I make it to my room unseen, which is a little ironic given the fact that after I left Madd Inkk, I stopped at the health club and sat in the steam room for a few minutes—a towel covering my bandaged tattoo to keep it dry—so I could come home with flushed cheeks and sweat-matted hair in case my mother asked where I ran off to so early in the morning.

My entire life—and especially since I turned seventeen and got my first car, I’ve never been able to just go anywhere I wanted.

I couldn’t so much as go to Target without coming home to the Spanish Inquisition.

That’s the one thing I miss the most about college: the freedom. Being able to come and go as I please.

It was the only time in my life I felt normal, felt like anybody else. And it was the only time in my life that people befriended me because they wanted to and not because of who my parents were and all the ways they thought they could benefit from being in my purported inner circle.

Peeling out of my sticky gym clothes, I toss them in the white wicker hamper next to my bathroom door and run some bathwater. When I go to retrieve a fresh towel from the linen closet next to my sink, I find none. Eloise must be catching up on laundry still.

Wrapping my silk robe around me, I traipse out to the hall to the main linen cabinet to find a spare towel, only on my way back, I run into my mother.

“Brighton,” she says with a smile, clasping her hand over the mouthpiece of the cell phone that’s clamped to the side of her ear. “Good morning, darling.”

“Good morning.” I press the folded towel against my torso so she can’t see the gauze square through the thin fabric of my dressing gown.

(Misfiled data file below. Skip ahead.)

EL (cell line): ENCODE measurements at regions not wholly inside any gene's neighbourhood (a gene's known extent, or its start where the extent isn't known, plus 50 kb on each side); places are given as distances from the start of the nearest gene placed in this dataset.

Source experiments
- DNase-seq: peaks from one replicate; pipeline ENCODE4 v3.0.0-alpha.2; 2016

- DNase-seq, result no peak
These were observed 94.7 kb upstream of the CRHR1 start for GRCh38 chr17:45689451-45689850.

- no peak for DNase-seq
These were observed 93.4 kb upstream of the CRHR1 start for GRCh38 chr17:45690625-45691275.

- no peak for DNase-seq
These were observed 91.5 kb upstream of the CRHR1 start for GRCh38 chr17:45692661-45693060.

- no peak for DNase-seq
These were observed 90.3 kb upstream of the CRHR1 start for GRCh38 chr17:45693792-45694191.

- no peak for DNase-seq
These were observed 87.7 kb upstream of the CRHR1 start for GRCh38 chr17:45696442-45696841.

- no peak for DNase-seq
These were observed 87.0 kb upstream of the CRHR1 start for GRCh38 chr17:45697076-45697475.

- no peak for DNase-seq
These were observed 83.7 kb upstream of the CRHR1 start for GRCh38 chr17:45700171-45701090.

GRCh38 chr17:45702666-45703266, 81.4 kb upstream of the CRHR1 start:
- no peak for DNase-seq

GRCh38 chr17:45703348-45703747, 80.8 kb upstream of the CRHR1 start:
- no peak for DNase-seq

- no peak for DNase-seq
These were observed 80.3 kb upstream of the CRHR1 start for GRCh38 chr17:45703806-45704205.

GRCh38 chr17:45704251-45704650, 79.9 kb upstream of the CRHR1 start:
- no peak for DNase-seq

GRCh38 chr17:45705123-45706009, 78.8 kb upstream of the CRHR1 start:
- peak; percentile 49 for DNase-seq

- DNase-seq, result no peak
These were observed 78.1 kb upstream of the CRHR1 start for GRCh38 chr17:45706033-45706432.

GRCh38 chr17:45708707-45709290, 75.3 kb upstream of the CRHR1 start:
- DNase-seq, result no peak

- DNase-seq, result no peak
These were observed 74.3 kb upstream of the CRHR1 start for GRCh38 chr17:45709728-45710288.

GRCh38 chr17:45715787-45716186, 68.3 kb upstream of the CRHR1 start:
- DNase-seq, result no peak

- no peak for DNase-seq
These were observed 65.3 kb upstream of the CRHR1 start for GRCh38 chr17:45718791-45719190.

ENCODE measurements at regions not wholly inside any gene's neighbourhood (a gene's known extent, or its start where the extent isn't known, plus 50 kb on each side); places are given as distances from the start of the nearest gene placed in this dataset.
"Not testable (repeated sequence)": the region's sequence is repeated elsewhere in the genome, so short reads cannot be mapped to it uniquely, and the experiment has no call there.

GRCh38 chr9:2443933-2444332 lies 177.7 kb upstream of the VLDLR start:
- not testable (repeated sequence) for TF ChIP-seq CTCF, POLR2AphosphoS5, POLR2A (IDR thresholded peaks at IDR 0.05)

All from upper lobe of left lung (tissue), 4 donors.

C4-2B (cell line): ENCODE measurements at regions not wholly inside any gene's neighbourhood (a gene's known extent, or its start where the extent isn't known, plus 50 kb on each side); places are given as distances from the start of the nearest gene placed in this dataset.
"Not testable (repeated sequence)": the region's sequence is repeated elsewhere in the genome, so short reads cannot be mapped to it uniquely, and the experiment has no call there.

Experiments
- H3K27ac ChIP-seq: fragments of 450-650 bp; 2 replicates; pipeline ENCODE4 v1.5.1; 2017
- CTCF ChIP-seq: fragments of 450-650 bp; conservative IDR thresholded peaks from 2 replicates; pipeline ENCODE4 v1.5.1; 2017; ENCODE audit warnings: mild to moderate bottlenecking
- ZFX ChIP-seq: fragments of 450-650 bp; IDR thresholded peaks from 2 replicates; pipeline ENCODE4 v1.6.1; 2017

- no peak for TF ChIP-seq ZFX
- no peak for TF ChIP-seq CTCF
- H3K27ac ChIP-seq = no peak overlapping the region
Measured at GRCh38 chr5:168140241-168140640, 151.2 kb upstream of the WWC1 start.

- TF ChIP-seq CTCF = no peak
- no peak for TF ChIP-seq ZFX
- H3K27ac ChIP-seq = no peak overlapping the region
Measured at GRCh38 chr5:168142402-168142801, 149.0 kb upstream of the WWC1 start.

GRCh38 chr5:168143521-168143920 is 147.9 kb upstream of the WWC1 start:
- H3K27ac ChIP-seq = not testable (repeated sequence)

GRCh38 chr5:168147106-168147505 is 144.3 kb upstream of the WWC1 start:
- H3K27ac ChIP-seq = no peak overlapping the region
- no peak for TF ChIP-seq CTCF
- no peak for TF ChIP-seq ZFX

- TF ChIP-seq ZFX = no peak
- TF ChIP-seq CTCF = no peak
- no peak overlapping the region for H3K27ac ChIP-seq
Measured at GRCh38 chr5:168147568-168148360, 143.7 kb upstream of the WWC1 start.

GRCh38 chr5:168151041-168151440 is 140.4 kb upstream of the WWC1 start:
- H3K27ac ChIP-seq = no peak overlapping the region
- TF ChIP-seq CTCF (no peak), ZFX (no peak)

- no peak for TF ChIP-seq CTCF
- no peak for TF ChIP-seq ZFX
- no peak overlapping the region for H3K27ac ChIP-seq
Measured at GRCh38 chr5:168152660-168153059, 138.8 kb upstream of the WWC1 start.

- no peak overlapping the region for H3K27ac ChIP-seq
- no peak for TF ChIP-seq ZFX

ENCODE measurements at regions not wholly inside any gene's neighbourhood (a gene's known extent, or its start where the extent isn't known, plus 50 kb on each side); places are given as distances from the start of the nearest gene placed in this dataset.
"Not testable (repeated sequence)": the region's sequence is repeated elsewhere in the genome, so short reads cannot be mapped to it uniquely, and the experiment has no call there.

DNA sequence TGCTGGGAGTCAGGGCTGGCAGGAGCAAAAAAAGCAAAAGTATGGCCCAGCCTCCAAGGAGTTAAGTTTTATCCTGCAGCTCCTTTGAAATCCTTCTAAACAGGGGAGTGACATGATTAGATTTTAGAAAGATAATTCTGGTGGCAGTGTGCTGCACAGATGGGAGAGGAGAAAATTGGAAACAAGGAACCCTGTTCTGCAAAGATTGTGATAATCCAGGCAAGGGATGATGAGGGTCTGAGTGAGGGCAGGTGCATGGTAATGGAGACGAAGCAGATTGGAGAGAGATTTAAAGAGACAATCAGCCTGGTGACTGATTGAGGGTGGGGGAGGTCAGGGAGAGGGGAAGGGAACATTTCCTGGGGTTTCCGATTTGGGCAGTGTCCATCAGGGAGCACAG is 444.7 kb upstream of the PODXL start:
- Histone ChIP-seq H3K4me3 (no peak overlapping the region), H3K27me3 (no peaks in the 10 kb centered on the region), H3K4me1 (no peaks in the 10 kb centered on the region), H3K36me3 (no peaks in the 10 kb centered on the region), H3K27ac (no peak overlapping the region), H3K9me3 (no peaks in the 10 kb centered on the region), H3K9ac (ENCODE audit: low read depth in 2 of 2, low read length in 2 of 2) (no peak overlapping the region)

“A little late for a bath, isn’t it?” she asks. Last I checked, it was somewhere around nine thirty.

“I went to the gym.” I smooth my hand along my sticky, matted-and-drying hair.

“Yes, that’s right. Seven o’clock tonight,” she says into the phone before turning back to me. “Just checking on reservations for tonight.”


Her expression falls. “Don’t tell me you forgot.”

My mind spins as I try to remember.

“Eben and Laurel,” she says. “The proposal!”

That’s right. My brother, Eben, is proposing to his girlfriend tonight at the club.

“And you’ll have the pink rose centerpieces out before we arrive, correct?” she asks the person on the other end. “And the fiancée-to-be’s mother is vegan so there’ll be a vegan option tonight? Perfect. Thank you, Marta. See you shortly before seven.”

My mother ends the call and returns her attention to me.

There’s something effervescent about her today, almost as if she’s flitting about like a fairy. I suppose it makes sense—the woman adores Laurel. And she wants grandchildren as soon as humanly possible. Unfortunately, my oldest brother, Graeme, and his wife aren’t interested in fulfilling that wish for my mother anytime soon, so her hopes and dreams are riding on these two.